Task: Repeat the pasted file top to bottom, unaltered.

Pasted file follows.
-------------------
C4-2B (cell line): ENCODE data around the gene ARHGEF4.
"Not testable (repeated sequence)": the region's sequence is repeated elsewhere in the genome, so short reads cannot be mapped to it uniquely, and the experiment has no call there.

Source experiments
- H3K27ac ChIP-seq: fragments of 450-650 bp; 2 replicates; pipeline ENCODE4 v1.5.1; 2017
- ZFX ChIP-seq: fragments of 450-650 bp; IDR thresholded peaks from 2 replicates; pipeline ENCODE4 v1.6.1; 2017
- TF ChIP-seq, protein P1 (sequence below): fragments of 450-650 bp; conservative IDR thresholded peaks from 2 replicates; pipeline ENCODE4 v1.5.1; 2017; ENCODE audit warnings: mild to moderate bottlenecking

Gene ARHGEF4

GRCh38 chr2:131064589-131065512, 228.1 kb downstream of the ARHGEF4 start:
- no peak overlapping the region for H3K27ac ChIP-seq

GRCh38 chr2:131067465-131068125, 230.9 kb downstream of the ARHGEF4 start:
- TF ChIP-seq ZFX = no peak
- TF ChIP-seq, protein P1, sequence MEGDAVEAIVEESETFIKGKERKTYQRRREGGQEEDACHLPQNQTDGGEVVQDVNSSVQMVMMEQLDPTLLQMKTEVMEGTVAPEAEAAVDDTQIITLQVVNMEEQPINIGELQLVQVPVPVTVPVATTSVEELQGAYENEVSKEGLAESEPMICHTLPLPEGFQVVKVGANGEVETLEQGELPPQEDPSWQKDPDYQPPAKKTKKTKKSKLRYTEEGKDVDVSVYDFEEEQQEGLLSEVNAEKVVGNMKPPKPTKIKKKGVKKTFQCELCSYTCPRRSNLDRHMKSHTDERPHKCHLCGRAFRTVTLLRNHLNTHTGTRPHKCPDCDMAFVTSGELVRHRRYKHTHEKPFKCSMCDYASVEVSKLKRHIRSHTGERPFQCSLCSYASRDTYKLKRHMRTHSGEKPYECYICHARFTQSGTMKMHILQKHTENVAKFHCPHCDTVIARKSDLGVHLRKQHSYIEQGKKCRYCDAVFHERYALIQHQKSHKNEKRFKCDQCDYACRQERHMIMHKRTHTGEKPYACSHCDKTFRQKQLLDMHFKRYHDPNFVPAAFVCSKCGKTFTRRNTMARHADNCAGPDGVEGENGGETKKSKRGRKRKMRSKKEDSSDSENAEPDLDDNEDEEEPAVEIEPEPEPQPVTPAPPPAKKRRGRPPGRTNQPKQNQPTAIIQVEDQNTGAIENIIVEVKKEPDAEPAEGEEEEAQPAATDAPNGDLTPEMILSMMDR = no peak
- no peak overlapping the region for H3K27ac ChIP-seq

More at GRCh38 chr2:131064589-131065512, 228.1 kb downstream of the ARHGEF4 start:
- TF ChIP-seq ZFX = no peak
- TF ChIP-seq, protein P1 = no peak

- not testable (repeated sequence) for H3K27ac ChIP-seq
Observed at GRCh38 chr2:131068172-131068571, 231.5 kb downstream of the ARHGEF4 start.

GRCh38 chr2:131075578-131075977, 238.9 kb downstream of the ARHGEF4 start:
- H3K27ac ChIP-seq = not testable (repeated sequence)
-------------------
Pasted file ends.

C4-2B (cell line): ENCODE data around the gene ARHGEF4.
"Not testable (repeated sequence)": the region's sequence is repeated elsewhere in the genome, so short reads cannot be mapped to it uniquely, and the experiment has no call there.

Source experiments
- H3K27ac ChIP-seq: fragments of 450-650 bp; 2 replicates; pipeline ENCODE4 v1.5.1; 2017
- ZFX ChIP-seq: fragments of 450-650 bp; IDR thresholded peaks from 2 replicates; pipeline ENCODE4 v1.6.1; 2017
- TF ChIP-seq, protein P1 (sequence below): fragments of 450-650 bp; conservative IDR thresholded peaks from 2 replicates; pipeline ENCODE4 v1.5.1; 2017; ENCODE audit warnings: mild to moderate bottlenecking

Gene ARHGEF4

GRCh38 chr2:131064589-131065512, 228.1 kb downstream of the ARHGEF4 start:
- no peak overlapping the region for H3K27ac ChIP-seq

GRCh38 chr2:131067465-131068125, 230.9 kb downstream of the ARHGEF4 start:
- TF ChIP-seq ZFX = no peak
- TF ChIP-seq, protein P1, sequence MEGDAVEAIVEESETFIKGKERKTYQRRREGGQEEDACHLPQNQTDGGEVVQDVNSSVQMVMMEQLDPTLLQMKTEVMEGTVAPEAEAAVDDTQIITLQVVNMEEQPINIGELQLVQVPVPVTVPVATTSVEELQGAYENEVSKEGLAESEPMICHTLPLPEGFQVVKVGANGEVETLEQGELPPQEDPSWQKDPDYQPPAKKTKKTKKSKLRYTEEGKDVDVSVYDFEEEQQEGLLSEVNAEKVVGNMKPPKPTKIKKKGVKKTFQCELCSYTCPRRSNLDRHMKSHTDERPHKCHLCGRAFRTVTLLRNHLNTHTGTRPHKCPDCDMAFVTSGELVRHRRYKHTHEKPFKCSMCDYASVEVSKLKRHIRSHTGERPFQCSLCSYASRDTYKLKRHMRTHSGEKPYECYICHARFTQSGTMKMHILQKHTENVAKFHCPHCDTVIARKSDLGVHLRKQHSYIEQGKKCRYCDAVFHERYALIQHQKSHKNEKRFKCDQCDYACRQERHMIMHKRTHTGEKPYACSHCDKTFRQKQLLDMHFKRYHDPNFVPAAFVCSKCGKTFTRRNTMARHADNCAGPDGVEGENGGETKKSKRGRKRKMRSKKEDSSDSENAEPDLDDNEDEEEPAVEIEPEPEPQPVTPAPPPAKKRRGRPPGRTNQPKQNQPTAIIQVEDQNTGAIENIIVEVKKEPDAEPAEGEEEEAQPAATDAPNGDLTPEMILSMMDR = no peak
- no peak overlapping the region for H3K27ac ChIP-seq

More at GRCh38 chr2:131064589-131065512, 228.1 kb downstream of the ARHGEF4 start:
- TF ChIP-seq ZFX = no peak
- TF ChIP-seq, protein P1 = no peak

- not testable (repeated sequence) for H3K27ac ChIP-seq
Observed at GRCh38 chr2:131068172-131068571, 231.5 kb downstream of the ARHGEF4 start.

GRCh38 chr2:131075578-131075977, 238.9 kb downstream of the ARHGEF4 start:
- H3K27ac ChIP-seq = not testable (repeated sequence)